During a recent lunch period, students move through the lunch line at Warrensburg High School. The Warrensburg Central School Board recently voted 4-3 to turn over their entire food service operation to Aramark Corporation, and the changeover is to occur Jan. 3. Aramark representatives pledged last week that they will be expanding the food options now available to students. Photo by Thom Randall
Due to a recent split decision by the local school board, Warrensburg Central School District will soon be turning over its kitchen and cafeteria operations to private enterprise.
The changeover, occurring as of Jan. 3, is anticipated to save taxpayer money, but cut cafeteria employee job benefits.
Taking over the cafeteria operations will be Aramark Corporation, which handles food operations in 50 school districts in New York State as well as colleges and various institutions across the nation and internationally.
Aramark regional managers were on site for several weeks in December reviewing operations of the Warrensburg cafeterias, which serves breakfast and lunch to about 785 students.
Warrensburg Superintendent of Schools Tim Lawson said that the switch to Aramark will save at least $50,000 annually — but food service workers’ hours are likely to be curtailed and most employee benefits will be slashed if not eliminated.
Aramark regional manager Noreen Czyzak, at the school last week, said that all present employees were offered jobs, and all had accepted the offer so far.
“We absolutely believe in retaining community members,” she said.
Aramark is rehiring for the cafeteria manager position held by Linda Bennett, who retired this month after 30 years of service.
The Warrensburg Central Schools Board of Education voted Dec. 3 to hire Aramark for a one-year contract, with a four-year renewal option. Next December, the school district and Aramark both must agree to renewing if the arrangement is to continue.
The board voted 4-3 on Dec. 3 to approve the switchover to Aramark. Voting in favor were board members Laura Danna, Beth Callahan, Linda Baker Marcella and Doug West. Voting against the changeover were Diane Angell, Paul Weick and John MicGlire.
Aramark was the only firm to submit a formal bid, although Chartwells Inc., which handles Fort Ann Central’s food service, initially showed interest in operating Warrensburg’s cafeteria and kitchen.
Early rumors circulating that the WCS cafeteria would begin, under the new regime, to serve prepackaged food were false, Czyzak said.
“We’ll be cooking all food on site like the existing cafeteria operation,” she said. “We’ll be looking to enhance the food operation and give the kids more options.”
Under the school district’s management, the cafeteria was offering hot meals as well as prepared salads and a sandwich option.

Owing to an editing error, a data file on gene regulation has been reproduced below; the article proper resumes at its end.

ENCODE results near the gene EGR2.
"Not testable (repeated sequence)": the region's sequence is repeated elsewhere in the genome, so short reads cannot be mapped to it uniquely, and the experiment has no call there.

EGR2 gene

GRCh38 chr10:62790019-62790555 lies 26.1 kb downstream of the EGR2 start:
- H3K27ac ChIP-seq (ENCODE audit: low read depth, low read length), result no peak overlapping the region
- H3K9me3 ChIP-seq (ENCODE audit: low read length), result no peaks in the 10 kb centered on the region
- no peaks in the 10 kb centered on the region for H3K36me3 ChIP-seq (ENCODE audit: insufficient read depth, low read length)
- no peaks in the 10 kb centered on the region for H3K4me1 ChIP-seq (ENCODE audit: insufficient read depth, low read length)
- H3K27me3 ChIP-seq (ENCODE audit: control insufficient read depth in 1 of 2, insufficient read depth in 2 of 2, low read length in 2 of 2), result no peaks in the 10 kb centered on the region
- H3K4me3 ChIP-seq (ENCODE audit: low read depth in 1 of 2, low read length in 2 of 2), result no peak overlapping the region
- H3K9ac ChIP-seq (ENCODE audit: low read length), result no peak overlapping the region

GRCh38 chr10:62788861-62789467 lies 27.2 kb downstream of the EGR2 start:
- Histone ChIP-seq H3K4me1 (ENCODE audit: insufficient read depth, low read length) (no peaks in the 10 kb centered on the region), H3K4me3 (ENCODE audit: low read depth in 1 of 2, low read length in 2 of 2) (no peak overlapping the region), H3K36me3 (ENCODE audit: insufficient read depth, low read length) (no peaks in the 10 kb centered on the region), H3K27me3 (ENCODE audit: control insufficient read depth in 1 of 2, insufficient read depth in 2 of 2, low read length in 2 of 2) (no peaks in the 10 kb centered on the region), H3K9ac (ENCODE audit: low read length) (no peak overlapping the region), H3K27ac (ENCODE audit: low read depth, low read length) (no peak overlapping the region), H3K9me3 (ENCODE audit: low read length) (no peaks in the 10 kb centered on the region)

Czyzak said that Aramark might be expanding choices while making sure that all meals offered met U.S. Department of Agriculture nutritional guidelines.
Lawson said the savings under Aramark’s management would be reaped by not having to pay full retirement and health insurance benefits, as swell as establishing “a shrunken pay scale.”
Warrensburg had employed nine food service workers, six of whom worked four hours or so per day. Three others work between 6 and 7 & 1/2 hours per day. Starting wage was $8.36 per hour, increasing to about $11 per hour after 20 years.
Lawson said that the cafeteria and kitchen employees would be retaining their accrued retirement benefits under the New York State Employee Retirement System, subject to their years of employment. The workers could access those benefits at qualifying retirement age, he said.
Warrensburg Central’s food service operation has cost about $400,000 per year, of which about $350,000 is reimbursed through state and federal aid, leaving a $50,000 average annual deficit for local citizens to shoulder through property taxes, Lawson said. The contract with Aramark specifies that they conduct the cafeteria and kitchen operation on a break-even basis without any local taxpayer subsidy.
Some area school districts with outsourced food operations have reported that their contracted firm has not only saved the taxpayer deficit, but paid a cash rebate back to the district.
Private enterprise is able to run the operation at a lower cost primarily by curtailing or eliminating employee benefits like state retirement benefits — now costing 21 percent of employees’ salary and generous health care coverage, school officials said.
Lawson said the public employees union representing the District’s present food service workers is asking for severance pay for the workers, but that the issue was under negotiation.
School administrators have noted that private firms not only save districts money, but they conduct rigorous food-safety training, and have specialists that oversee compliance with nutritional guidelines.